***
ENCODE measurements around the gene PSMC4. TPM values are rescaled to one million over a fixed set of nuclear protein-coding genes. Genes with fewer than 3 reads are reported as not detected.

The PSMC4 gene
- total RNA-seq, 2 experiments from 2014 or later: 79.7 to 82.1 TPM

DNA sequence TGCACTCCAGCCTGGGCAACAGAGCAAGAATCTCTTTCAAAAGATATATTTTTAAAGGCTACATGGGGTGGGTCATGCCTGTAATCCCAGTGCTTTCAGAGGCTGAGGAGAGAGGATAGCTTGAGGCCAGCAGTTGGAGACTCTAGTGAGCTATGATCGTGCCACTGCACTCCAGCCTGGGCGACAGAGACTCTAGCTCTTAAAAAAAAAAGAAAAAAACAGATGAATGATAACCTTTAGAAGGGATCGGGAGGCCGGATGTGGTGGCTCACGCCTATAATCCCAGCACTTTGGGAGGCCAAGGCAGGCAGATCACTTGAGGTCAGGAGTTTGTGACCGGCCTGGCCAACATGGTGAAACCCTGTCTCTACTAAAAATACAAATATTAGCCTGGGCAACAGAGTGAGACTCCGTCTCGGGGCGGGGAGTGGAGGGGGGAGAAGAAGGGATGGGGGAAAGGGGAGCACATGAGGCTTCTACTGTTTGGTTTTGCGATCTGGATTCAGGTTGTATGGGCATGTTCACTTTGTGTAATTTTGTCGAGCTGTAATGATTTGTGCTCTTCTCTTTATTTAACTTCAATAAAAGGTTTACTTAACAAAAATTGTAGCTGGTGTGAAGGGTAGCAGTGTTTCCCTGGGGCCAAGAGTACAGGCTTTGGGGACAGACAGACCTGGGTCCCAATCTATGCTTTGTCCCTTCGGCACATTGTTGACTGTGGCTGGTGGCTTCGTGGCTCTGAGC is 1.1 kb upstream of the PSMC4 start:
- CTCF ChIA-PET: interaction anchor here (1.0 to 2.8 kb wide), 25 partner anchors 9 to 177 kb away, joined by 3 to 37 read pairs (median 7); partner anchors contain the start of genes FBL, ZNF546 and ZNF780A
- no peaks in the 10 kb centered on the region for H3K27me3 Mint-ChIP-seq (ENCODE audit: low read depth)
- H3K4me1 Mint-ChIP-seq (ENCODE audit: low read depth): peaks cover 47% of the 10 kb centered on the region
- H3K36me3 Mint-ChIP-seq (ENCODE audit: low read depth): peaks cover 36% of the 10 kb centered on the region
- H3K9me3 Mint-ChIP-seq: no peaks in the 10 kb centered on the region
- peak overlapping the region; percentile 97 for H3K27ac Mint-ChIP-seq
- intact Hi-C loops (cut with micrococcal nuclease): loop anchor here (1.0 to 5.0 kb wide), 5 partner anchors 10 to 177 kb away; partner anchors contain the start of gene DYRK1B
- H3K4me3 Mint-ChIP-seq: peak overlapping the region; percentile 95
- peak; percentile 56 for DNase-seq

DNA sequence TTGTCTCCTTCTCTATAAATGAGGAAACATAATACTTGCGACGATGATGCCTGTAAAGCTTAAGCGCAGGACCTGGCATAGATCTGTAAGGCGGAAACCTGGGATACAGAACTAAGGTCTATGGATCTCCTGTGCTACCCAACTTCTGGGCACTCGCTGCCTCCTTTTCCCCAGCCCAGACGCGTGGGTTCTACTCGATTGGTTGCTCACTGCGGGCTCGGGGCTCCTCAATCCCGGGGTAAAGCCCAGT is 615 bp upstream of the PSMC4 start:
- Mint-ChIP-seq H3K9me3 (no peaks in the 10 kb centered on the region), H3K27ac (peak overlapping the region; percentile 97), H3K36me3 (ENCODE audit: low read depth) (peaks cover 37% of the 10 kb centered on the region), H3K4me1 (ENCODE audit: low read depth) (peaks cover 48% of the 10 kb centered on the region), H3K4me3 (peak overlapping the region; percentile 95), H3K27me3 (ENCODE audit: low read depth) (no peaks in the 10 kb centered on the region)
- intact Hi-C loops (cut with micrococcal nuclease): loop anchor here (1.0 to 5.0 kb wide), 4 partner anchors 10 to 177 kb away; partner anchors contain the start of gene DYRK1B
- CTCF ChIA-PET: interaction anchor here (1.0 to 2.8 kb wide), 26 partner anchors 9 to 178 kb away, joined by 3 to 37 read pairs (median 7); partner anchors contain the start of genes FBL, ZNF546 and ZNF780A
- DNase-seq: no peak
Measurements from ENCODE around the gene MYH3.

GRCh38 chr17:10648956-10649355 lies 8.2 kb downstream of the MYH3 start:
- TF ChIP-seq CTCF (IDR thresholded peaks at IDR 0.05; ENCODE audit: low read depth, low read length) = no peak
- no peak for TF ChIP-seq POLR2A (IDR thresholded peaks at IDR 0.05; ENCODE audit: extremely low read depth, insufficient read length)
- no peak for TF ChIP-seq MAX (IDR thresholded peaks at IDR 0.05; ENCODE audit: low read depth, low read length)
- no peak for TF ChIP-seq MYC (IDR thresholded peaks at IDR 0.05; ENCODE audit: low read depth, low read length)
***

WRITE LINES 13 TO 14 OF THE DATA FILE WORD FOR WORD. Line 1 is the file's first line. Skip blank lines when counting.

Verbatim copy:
- peak; percentile 56 for DNase-seq

DNA sequence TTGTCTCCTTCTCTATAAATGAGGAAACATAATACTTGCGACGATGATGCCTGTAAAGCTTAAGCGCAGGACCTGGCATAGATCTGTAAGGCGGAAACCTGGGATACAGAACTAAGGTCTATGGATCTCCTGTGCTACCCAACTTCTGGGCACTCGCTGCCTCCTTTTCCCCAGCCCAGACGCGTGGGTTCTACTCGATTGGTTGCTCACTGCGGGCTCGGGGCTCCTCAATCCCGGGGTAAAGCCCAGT is 615 bp upstream of the PSMC4 start: